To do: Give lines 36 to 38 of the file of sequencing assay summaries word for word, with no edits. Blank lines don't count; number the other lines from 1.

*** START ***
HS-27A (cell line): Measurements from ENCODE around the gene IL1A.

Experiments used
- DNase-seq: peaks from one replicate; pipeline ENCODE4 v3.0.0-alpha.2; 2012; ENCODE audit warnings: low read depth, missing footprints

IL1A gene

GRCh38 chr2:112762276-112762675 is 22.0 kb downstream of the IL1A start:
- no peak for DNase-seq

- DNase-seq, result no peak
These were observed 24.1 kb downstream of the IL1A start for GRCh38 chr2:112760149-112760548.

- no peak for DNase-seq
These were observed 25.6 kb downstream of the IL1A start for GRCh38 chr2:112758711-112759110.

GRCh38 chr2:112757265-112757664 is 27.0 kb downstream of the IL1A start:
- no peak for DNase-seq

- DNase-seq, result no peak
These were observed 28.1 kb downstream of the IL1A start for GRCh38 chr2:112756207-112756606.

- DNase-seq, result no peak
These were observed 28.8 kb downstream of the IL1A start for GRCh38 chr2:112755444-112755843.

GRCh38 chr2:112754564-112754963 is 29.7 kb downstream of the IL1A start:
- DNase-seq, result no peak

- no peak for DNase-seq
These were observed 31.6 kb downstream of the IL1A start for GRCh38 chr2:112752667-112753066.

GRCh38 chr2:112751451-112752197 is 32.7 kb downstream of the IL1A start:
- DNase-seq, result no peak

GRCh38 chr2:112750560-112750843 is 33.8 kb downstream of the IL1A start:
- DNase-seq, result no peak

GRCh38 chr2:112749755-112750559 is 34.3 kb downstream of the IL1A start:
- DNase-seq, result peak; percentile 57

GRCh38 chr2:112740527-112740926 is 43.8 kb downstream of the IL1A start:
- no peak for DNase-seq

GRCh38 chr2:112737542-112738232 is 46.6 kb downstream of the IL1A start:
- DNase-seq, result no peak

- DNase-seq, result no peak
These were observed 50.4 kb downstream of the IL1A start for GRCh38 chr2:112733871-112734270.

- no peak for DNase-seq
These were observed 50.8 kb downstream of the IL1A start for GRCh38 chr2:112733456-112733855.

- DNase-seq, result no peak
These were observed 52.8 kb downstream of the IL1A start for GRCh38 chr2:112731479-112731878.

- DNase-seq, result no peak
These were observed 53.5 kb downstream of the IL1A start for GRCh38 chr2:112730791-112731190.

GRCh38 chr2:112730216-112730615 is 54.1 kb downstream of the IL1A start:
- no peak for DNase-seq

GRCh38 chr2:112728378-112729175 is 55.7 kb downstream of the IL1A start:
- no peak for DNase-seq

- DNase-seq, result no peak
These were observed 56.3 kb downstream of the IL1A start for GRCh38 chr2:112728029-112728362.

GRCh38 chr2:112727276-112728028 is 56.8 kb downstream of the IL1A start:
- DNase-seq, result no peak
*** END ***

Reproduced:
These were observed 52.8 kb downstream of the IL1A start for GRCh38 chr2:112731479-112731878.

- DNase-seq, result no peak
These were observed 53.5 kb downstream of the IL1A start for GRCh38 chr2:112730791-112731190.